How Do I Make A Recipe From The 1800's

Decorating By isillyme Updated 22 Feb 2012 , 7:49pm by vpJane

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isillyme Posted 21 Feb 2012 , 2:58pm
post #1 of 14

There is a recipe that I have from my great great grandmother. One of her recipe's call for Sweet milk. They were farmers and this meant the unpasturize milk. Everything is pasturize now but I really want to try out this recipe. Any Suggestions

13 replies
 AnnieCahill  Cake Central Cake Decorator Profile
AnnieCahill Posted 21 Feb 2012 , 3:02pm
post #2 of 14

Not everything is pasteurized. If you do a search for local farms you may be able to find some. I know it's illegal in some states but in others you can find it fairly easily.

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pieceofcaketx Posted 21 Feb 2012 , 3:03pm
post #3 of 14

Contact a local dairy farmer and see about buying some fresh milk.

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leah_s Posted 21 Feb 2012 , 3:12pm
post #4 of 14

I grew up in the country and sweet milk always meant, not buttermilk or sour milk. Regular full fat milk should be fine.

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AnnieCahill Posted 21 Feb 2012 , 3:14pm
post #5 of 14

I was also thinking that Leah.

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isillyme Posted 21 Feb 2012 , 3:18pm
post #6 of 14

Thank you... I am not sure where the local farms are located in Atlanta however I will give it a shot. The recipes I have tried so far are fantastic and I now need to make this one.

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isillyme Posted 21 Feb 2012 , 3:31pm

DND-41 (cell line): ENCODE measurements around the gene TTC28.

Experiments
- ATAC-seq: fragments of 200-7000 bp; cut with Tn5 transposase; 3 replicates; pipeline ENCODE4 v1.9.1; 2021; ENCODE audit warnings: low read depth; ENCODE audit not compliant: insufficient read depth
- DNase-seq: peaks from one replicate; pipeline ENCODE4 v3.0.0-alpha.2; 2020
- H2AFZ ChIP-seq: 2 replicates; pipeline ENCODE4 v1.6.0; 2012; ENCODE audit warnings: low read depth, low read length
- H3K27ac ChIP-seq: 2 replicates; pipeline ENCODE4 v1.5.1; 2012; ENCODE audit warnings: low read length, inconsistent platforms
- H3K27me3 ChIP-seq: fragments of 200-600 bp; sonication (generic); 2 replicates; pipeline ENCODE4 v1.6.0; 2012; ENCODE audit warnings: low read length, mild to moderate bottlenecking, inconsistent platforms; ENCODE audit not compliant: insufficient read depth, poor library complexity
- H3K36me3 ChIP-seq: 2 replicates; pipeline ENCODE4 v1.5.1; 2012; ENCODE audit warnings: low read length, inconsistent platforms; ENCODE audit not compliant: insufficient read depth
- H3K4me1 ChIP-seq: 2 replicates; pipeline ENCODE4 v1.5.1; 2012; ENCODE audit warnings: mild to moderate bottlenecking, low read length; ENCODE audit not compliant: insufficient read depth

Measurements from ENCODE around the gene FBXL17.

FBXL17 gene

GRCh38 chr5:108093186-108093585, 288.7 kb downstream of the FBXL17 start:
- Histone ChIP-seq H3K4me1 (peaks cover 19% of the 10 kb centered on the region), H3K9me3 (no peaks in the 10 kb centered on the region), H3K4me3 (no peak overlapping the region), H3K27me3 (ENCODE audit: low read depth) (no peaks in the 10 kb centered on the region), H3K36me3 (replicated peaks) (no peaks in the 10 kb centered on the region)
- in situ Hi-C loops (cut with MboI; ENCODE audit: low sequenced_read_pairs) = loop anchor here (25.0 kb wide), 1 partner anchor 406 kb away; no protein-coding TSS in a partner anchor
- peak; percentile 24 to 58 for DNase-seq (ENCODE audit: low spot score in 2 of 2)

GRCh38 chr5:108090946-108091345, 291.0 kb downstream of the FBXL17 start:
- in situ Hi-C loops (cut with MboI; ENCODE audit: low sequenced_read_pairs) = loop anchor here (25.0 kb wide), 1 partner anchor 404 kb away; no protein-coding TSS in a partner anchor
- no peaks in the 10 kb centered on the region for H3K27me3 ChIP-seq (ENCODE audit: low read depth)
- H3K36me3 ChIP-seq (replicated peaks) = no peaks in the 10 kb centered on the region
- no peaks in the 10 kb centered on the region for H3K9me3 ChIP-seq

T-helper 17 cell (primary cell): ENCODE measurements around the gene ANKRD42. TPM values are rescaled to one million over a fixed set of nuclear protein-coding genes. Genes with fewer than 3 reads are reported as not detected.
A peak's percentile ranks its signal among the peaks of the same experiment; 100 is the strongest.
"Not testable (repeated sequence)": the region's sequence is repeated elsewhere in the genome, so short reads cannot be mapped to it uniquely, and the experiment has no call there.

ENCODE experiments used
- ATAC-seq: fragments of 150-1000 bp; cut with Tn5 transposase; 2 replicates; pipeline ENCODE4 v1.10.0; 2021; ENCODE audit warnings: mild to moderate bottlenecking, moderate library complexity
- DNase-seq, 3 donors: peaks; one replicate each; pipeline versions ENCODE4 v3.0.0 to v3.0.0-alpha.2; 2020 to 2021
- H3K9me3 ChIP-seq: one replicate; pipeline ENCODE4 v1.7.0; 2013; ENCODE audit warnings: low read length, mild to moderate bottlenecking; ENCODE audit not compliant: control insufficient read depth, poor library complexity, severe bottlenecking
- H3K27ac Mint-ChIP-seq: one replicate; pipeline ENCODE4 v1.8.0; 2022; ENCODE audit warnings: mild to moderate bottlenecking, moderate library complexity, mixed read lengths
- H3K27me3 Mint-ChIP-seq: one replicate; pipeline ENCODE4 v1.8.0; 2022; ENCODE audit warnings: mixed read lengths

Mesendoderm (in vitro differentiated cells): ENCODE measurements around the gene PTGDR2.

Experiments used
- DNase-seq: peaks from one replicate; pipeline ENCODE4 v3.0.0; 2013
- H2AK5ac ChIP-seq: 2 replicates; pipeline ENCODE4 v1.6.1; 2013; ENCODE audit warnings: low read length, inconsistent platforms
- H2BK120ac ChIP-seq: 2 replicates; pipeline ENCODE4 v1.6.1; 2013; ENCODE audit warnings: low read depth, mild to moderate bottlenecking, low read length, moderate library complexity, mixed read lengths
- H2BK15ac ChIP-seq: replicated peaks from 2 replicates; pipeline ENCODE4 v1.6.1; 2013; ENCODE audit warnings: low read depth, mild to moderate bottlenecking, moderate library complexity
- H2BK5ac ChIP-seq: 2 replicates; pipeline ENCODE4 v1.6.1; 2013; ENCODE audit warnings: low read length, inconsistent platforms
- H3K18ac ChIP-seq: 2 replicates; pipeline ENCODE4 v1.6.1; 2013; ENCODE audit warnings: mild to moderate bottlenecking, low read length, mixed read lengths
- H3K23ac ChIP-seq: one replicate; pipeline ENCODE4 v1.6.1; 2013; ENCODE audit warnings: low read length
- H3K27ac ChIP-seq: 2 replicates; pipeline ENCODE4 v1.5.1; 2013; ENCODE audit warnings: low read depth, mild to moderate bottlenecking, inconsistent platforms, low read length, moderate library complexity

post #8 of 14

Thank you. That helps me out big time. I will try out this recipe over the weekend. I have no idea how to put this together. My grandmothers were a pinch of this or that, types. I am like that too, however when it comes to cake I want to get it right. icon_biggrin.gif

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milkmaid42 Posted 21 Feb 2012 , 4:44pm
post #9 of 14

Amen to what's been said. Isn't if funny how words and meaning change over the years.

Jan

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carmijok Posted 21 Feb 2012 , 5:11pm
post #10 of 14

I know several of my grandmother's recipes have 'sweet milk' in them...and I also know it means regular milk because I asked her once about it a LONG time ago. You might also think Half n Half, because milk straight from the cows still has the cream in it.

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jgifford Posted 21 Feb 2012 , 8:12pm
post #11 of 14

I grew up having blue and white milk on my cereal. Our cows were fed alfalfa hay which turned it blue and the cream gave it white swirls. I've been slowly making my way through some old recipes I found and one of them calls for "drippings". What's sad is that I know what that is. icon_sad.gif

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scp1127 Posted 22 Feb 2012 , 9:21am
post #12 of 14

We have an organic farm in our area that sells milk that goes through low temp pasteurization. These products are what I use. They are thicker and creamier than grocery store products. I actually have to shake the bottle to get the heavy cream out. Google your area and see if you can find products that are closer to the originals.

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SammieB Posted 22 Feb 2012 , 5:04pm
post #13 of 14

You can also research farms that participate in CSA programs. There's several in my area that provide organic milk.

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vpJane Posted 22 Feb 2012 , 7:49pm
post #14 of 14

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